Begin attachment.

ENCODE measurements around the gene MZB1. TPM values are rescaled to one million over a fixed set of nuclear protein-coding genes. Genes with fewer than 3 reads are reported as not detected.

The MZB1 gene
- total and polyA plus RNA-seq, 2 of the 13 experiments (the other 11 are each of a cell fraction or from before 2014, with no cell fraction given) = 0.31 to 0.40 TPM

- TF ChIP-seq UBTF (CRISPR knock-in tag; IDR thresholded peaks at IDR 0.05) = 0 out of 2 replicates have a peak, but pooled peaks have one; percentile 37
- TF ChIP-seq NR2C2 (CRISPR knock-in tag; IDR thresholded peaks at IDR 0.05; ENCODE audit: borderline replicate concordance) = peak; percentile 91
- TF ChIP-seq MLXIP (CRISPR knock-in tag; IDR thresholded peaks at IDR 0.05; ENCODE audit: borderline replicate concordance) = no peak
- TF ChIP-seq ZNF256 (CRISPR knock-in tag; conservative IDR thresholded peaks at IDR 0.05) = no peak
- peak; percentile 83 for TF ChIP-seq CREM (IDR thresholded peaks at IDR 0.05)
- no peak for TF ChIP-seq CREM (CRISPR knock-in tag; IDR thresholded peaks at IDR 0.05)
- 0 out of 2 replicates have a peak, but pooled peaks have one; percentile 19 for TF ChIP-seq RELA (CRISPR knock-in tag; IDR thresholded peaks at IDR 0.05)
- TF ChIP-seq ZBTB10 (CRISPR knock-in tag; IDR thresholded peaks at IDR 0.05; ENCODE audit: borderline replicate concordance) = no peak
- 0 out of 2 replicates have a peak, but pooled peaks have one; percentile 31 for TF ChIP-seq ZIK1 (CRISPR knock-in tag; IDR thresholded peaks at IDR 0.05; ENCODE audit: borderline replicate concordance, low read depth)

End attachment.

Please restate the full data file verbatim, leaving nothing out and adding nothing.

ENCODE measurements around the gene MZB1. TPM values are rescaled to one million over a fixed set of nuclear protein-coding genes. Genes with fewer than 3 reads are reported as not detected.

The MZB1 gene
- total and polyA plus RNA-seq, 2 of the 13 experiments (the other 11 are each of a cell fraction or from before 2014, with no cell fraction given) = 0.31 to 0.40 TPM

- TF ChIP-seq UBTF (CRISPR knock-in tag; IDR thresholded peaks at IDR 0.05) = 0 out of 2 replicates have a peak, but pooled peaks have one; percentile 37
- TF ChIP-seq NR2C2 (CRISPR knock-in tag; IDR thresholded peaks at IDR 0.05; ENCODE audit: borderline replicate concordance) = peak; percentile 91
- TF ChIP-seq MLXIP (CRISPR knock-in tag; IDR thresholded peaks at IDR 0.05; ENCODE audit: borderline replicate concordance) = no peak
- TF ChIP-seq ZNF256 (CRISPR knock-in tag; conservative IDR thresholded peaks at IDR 0.05) = no peak
- peak; percentile 83 for TF ChIP-seq CREM (IDR thresholded peaks at IDR 0.05)
- no peak for TF ChIP-seq CREM (CRISPR knock-in tag; IDR thresholded peaks at IDR 0.05)
- 0 out of 2 replicates have a peak, but pooled peaks have one; percentile 19 for TF ChIP-seq RELA (CRISPR knock-in tag; IDR thresholded peaks at IDR 0.05)
- TF ChIP-seq ZBTB10 (CRISPR knock-in tag; IDR thresholded peaks at IDR 0.05; ENCODE audit: borderline replicate concordance) = no peak
- 0 out of 2 replicates have a peak, but pooled peaks have one; percentile 31 for TF ChIP-seq ZIK1 (CRISPR knock-in tag; IDR thresholded peaks at IDR 0.05; ENCODE audit: borderline replicate concordance, low read depth)